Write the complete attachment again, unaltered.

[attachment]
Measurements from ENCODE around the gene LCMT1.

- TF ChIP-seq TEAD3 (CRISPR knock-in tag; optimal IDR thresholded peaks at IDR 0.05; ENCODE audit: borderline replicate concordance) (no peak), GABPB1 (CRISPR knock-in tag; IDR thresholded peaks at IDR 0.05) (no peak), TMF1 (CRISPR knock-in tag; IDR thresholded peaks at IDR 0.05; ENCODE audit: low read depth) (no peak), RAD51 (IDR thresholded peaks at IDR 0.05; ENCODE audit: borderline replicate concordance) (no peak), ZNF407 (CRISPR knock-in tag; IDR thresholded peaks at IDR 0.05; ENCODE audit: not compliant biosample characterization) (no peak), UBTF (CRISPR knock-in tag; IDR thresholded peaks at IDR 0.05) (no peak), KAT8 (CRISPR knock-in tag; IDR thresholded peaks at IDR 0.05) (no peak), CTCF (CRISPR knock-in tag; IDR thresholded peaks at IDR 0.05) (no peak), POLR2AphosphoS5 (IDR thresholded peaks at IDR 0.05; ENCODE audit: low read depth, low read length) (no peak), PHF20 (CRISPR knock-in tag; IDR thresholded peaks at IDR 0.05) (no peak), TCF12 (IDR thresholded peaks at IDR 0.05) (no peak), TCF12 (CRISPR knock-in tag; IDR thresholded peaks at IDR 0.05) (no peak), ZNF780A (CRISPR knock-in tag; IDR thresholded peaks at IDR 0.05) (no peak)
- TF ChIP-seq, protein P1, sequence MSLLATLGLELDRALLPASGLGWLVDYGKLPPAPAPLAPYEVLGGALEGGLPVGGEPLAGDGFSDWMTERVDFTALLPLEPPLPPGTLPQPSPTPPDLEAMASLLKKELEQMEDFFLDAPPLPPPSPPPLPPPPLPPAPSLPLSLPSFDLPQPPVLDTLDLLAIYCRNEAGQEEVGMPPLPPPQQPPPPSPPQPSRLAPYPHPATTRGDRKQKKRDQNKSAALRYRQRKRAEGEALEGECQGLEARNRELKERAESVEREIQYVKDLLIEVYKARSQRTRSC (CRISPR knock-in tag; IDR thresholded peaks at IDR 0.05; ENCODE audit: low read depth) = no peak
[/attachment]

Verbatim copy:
Measurements from ENCODE around the gene LCMT1.

- TF ChIP-seq TEAD3 (CRISPR knock-in tag; optimal IDR thresholded peaks at IDR 0.05; ENCODE audit: borderline replicate concordance) (no peak), GABPB1 (CRISPR knock-in tag; IDR thresholded peaks at IDR 0.05) (no peak), TMF1 (CRISPR knock-in tag; IDR thresholded peaks at IDR 0.05; ENCODE audit: low read depth) (no peak), RAD51 (IDR thresholded peaks at IDR 0.05; ENCODE audit: borderline replicate concordance) (no peak), ZNF407 (CRISPR knock-in tag; IDR thresholded peaks at IDR 0.05; ENCODE audit: not compliant biosample characterization) (no peak), UBTF (CRISPR knock-in tag; IDR thresholded peaks at IDR 0.05) (no peak), KAT8 (CRISPR knock-in tag; IDR thresholded peaks at IDR 0.05) (no peak), CTCF (CRISPR knock-in tag; IDR thresholded peaks at IDR 0.05) (no peak), POLR2AphosphoS5 (IDR thresholded peaks at IDR 0.05; ENCODE audit: low read depth, low read length) (no peak), PHF20 (CRISPR knock-in tag; IDR thresholded peaks at IDR 0.05) (no peak), TCF12 (IDR thresholded peaks at IDR 0.05) (no peak), TCF12 (CRISPR knock-in tag; IDR thresholded peaks at IDR 0.05) (no peak), ZNF780A (CRISPR knock-in tag; IDR thresholded peaks at IDR 0.05) (no peak)
- TF ChIP-seq, protein P1, sequence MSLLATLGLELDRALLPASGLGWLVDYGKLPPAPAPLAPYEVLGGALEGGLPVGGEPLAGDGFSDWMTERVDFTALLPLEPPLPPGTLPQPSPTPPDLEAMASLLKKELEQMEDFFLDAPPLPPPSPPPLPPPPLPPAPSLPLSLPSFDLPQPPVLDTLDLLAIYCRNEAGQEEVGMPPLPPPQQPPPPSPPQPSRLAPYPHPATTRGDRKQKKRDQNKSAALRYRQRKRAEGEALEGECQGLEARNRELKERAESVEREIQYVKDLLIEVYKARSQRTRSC (CRISPR knock-in tag; IDR thresholded peaks at IDR 0.05; ENCODE audit: low read depth) = no peak